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At Maker Faire Berlin 2018, an electrical engineer looked at my project which was shown with NeoPixel LEDs (WS2811). He mentioned that the NeoPixels waste a lot of energy. It would be better to build my own circuit with RGB LEDs and use the Arduino’s (ATmega328P) PWM functionality for brightness control.

Is there any truth in this?

According to the WS2811 spec sheet: “Gray level 256 can be adjusted and scan frequency not less than 400Hz/s. [sic]” So the WS2811 driver chip is using PWM, of course. I don’t see how it wastes energy.

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    \$\begingroup\$ The reference is probably to power consumed by the WS2811 IC itself. However, the data sheet does not provide sufficient characterization information to determine what this would be. Do you have a larger number of pixels? Is your project battery powered? \$\endgroup\$ – Chris Stratton Jan 17 at 15:11
  • \$\begingroup\$ @ChrisStratton Two CR2032 coin cells for an Arduino Pro Mini and four NeoPixels. So, yes, power consumption is an issue. The color is set only once on startup. \$\endgroup\$ – feklee Jan 17 at 15:25
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    \$\begingroup\$ Things like this will vary, but Paul Stoffregen thinks WS2812Bs consume about a milliamp each sitting there dark: pjrc.com/how-much-current-do-ws2812-neopixel-leds-really-use For a coin cell project, LEDs seem an odd fit, but then so does an Arduino unless you remove most everything but the processor, use low power modes with care, and possible replace the regulator. \$\endgroup\$ – Chris Stratton Jan 17 at 15:28
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There's certainly truth in the WS2811 having a non-negligible stand-by current. You could, however, rather easily remedy that with a high-side switch that only powers the IC when needed.

Then, while PWM certainly is cleverer in perceived brightness per Joule than adjusting the sunk current, you still mustn't ignore the fact that this is essentially a linear power supply for each LED - all the difference between LED forward voltage (at the 18.5 mA that the WS2811 tends to sink) and the supply voltage will be converted to heat. So, if your LED forward was e.g. 2V, and your battery is a 6V source (2× CE2032=3V+3V), you'll get an efficiency of only 33%, as two thirds of the voltage are dropped over the regulator.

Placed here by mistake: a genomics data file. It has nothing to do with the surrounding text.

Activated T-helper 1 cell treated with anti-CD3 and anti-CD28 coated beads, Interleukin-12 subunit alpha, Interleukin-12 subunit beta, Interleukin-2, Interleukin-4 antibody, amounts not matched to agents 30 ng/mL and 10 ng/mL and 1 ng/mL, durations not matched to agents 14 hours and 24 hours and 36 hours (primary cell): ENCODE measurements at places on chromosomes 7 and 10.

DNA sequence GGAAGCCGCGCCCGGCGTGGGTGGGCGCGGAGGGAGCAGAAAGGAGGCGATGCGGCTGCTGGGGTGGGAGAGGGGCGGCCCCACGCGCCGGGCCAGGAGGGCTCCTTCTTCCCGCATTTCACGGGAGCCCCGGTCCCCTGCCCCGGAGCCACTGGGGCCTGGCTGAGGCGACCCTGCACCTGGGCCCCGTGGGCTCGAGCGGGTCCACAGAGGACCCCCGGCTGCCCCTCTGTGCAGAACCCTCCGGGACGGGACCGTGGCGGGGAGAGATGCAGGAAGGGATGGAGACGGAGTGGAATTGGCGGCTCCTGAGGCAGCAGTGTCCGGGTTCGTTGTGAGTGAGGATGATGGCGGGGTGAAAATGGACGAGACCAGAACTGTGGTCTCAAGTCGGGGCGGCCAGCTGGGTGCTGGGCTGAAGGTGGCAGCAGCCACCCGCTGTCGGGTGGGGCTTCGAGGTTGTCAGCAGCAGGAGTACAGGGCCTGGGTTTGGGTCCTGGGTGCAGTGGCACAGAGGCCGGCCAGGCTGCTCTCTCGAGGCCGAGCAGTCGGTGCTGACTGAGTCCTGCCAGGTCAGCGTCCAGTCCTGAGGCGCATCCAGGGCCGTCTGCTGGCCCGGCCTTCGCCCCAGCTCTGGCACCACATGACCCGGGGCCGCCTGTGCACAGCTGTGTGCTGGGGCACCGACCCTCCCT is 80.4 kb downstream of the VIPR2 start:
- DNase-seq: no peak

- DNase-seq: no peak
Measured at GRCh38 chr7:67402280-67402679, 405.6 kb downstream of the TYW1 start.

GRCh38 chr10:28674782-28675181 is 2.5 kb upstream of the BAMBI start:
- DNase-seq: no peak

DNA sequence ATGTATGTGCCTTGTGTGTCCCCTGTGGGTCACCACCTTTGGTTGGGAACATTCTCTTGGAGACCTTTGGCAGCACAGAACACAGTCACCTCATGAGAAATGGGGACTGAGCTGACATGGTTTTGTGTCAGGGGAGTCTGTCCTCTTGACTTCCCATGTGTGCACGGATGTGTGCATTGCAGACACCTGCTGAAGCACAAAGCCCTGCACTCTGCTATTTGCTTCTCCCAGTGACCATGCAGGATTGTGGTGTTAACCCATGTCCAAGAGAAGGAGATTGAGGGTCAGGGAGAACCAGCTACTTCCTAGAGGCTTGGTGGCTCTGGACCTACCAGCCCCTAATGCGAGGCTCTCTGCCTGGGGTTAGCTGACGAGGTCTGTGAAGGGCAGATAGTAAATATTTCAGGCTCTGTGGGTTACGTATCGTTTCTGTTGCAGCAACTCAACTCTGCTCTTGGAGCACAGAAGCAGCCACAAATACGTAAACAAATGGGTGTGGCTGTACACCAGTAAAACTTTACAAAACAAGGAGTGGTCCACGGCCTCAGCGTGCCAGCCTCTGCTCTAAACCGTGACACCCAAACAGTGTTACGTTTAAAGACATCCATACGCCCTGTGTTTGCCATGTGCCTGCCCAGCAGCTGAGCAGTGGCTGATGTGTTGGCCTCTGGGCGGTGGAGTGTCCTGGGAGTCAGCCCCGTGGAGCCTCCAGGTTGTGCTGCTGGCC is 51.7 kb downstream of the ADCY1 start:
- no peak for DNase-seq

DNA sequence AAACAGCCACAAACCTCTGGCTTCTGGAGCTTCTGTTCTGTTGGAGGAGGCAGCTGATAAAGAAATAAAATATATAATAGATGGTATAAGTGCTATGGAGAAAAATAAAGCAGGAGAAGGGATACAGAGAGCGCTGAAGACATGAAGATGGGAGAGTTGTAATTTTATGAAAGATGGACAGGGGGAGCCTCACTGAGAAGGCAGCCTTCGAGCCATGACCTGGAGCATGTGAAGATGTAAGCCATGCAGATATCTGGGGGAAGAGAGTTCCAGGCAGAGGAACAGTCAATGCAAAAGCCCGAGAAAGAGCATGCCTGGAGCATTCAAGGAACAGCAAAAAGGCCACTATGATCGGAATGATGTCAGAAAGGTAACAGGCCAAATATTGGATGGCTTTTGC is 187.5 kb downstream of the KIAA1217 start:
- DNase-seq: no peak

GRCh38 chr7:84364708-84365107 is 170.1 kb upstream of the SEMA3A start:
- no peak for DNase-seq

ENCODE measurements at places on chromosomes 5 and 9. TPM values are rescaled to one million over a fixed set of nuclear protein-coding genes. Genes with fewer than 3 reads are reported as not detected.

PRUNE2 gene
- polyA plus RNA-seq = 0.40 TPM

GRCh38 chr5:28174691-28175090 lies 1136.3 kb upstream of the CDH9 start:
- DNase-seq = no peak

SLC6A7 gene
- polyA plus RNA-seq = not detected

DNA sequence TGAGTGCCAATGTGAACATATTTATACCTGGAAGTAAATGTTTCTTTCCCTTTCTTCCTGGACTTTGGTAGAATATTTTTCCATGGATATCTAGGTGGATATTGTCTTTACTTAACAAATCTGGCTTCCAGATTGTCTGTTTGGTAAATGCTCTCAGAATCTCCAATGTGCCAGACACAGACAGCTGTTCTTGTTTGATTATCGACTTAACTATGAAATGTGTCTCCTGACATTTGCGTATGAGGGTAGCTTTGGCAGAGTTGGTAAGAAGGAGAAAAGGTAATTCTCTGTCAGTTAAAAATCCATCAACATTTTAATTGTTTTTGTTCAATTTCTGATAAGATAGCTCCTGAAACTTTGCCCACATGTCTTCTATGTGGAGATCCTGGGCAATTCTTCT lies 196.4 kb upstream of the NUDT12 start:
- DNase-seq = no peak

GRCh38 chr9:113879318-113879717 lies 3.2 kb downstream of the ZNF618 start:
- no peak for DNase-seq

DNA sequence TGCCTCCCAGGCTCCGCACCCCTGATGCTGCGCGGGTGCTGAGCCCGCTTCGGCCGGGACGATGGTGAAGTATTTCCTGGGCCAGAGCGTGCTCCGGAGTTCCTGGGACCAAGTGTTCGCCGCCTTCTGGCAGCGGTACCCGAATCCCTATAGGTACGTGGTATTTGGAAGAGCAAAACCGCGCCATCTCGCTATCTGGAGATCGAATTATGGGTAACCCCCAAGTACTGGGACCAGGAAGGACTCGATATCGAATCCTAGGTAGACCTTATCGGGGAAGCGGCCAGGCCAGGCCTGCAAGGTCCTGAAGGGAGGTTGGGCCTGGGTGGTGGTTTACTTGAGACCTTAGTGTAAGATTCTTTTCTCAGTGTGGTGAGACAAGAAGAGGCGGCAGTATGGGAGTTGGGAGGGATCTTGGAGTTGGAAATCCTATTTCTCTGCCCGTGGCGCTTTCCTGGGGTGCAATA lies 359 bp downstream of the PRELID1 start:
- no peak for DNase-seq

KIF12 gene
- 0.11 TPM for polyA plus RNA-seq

In that case, using a switch-mode step-down (voltage) converter to get the supply voltage down to close to the minimum necessary voltage would work better here. One could then argue that if you can do that in the first place, simply having a switch-mode constant current supply that can be en- and disabled with a PWM would even safe the energy for the WS2811; but considering you're still driving a full set of LEDs at 18.5 mA, that 1 or 2 mA wasted is peanuts.

By the way, your CR2032 are definitely not meant to source currents up to ~60 mA; you'll probably see that during high-load times, the battery voltage drops below 4V.

And: an Arduino isn't the most power-saving choice, either, especially not with the 5V-based Atmega MCUs. I'd recommend going for one of the ARM-based arduinos. Especially the STM32Lxxx ("L" like low-power) series would be a good choice. Then again, the Arduino environment itself isn't meant for very low-power designs (making it hard to impossible to use lower-power modes) and energy-efficiently addressing the WS2811 (where you'd want a series of automated DMA transfers to happen while the CPU sleeps rather than using the CPU in idle loops to bitbang out the WS2811 "protocol").